Nutritionists have been telling us for years about the benefits of whole grains. Finally, the message is sinking in.
Whole grain pasta, for example, continues to march into the mainstream of American eating habits. It is starring on the family dinner table, pleasing lunchtime crowds in K-12 cafeterias and college dining halls, and giving restaurant patrons a menu option that’s flavorful as well as good for you.
In foodservice, menu items described as whole grain have taken on what the research firm Technomic calls a “health halo” that appeals to consumers, similar to foods billed as natural, organic, local or free range. Consumers tend to perceive such items as tasty as well as healthful, in contrast to foods with descriptors such as low-salt, low-fat or low-sugar, which signal health but also suggest a flavor deficit.
“We’re seeing more consumers gravitate toward health-halo claims,” says Darren Tristano, Technomic vice president. “Operators can leverage this growing interest in the health halo by developing the kinds of menu offerings thatcan underscore health without detracting from the taste perception.”
That is a growing trend in restaurants. Mintel Menu Insights reports that the number of center-of-the-plate dishes with whole grains rose by 24.4 percent in the top restaurant chains in the years 2008 through 2012. Over that time, whole grains in casual dining restaurants rose by 105.8 percent, in fast-casual restaurants by 68.4 percent and in fine/upscale/gourmet operations by 42.3 percent.
Whole grain spaghetti was a particularly strong performer, Mintel found, growing by 84.2 percent in the top chains during those years.
“We’ve definitely seen strong and steady growth in our better-for-you portfolio, especially whole grain,” says Steve Napoli, director of foodservice for Barilla America. “Since we launched it in foodservice in 2008, it’s caught on very quickly with operators and consumers alike. When you have a healthy product with a strong brand that delivers on taste, everyone wins.”
The introduction of Barilla Whole Grain pasta at Valley View School District in Romeoville, Ill., has been a big success this year, reports Meghan Gibbons, RD, LDN, SNS, director of nutrition services.
“Pasta sales have only gone up,” says Gibbons. “I have not heard one thing about the pasta. It has been a good product for us.”
The 19-school district is serving Barilla Whole Grain Rotini and Barilla Whole Grain Penne with marinara sauce, meat sauce and Alfredo sauce with broccoli and chicken.
Gibbons notes that whole grain pasta is broadly accepted among the 18,000 students in the district, which includes youngsters from comfortable economic backgrounds as well as a high proportion who qualify for free or reduced-price meals.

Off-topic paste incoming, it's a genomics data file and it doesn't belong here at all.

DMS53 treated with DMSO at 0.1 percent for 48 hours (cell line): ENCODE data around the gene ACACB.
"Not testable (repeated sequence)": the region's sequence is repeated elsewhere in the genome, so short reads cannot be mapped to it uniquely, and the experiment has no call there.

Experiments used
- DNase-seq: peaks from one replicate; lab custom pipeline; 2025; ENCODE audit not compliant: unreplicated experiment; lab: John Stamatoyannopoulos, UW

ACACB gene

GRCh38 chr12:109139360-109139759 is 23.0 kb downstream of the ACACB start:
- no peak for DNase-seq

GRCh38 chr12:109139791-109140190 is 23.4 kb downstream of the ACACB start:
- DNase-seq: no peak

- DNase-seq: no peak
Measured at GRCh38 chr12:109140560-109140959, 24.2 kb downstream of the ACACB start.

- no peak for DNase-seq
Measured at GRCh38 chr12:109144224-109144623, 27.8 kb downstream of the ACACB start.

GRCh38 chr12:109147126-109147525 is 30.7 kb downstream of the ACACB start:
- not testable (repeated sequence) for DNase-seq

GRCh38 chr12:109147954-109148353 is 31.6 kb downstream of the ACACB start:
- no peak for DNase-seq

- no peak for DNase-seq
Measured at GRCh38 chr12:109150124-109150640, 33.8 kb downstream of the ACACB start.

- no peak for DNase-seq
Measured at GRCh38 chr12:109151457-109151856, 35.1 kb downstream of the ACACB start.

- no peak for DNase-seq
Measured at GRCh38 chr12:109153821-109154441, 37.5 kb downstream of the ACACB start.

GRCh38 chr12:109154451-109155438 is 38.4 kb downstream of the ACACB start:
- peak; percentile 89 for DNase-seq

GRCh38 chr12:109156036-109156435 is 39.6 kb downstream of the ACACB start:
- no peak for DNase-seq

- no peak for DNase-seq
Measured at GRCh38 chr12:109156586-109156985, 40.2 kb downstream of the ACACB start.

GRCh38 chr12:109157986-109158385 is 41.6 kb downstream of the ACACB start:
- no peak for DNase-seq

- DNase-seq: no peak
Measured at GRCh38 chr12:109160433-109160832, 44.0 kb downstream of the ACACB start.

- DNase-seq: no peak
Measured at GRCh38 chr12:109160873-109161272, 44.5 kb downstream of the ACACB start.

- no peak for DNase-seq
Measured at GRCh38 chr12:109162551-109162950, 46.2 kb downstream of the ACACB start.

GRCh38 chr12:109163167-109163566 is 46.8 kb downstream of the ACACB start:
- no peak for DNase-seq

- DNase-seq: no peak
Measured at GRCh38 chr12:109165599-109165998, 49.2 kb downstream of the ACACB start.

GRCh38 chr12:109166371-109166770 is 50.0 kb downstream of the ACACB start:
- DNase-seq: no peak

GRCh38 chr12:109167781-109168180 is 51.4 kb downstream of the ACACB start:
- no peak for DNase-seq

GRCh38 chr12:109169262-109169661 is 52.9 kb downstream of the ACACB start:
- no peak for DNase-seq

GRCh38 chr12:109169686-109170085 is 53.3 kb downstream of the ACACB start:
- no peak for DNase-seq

“Whether or not they get whole grain pasta at home, they are very accustomed to it at school now, so we never hear anything one way or the other,” says Gibbons. “Most of the time, they probably don’t even realize it is whole grain.”
The University of Texas as Austin earned Magna Cum Laude in Whole Grains during the 2011 Whole Grains Challenge, an award program conducted by the Whole Grains Council that recognizes operators proficient at promoting whole grains.
“The Challenge really pushed us to expand our whole grain offerings,” says Lindsay Wilson, MS, RD, LD, registered dietitian for the Division of Housing and Food Service at the university, which has a student enrollment of about 51,000.
Two grab-and-go pasta salads introduced during the Challenge remain popular takeout options. Whole Grain Asian Tofu Salad features Barilla Whole Grain Spaghetti tossed with golden brown tofu strips, bell peppers, snow peas, green onions, sesame oil, soy sauce and Korean chili sauce. Whole Grain Roasted Pepper and Tomato Pasta Salad combines Barilla Whole Grain Penne withcapers, tomatoes, bell peppers, celery and basil in a light lemon and oil dressing.
“We tried those with whole grain pasta during the Challenge and saw that we had better sales than with the regular pastas we offered previously,” says Wilson. “So we switched and offer them consistently now.”
Whole grain options in residential dining halls include a Build Your Own Macaroni and Cheese Bar with whole grain pasta as well as semolina pasta, three different sauces and toppings such as jalapenos, broccoli, olives, chopped tomatoes and crushed potato chips, as well as a hot version of Whole Grain Asian Tofu Salad.
“We had such a good time doing the Challenge,” says Wilson. “Our managers and chefs were a little skeptical about how our students would respond, but the reception was so positive they were eager to take part again.”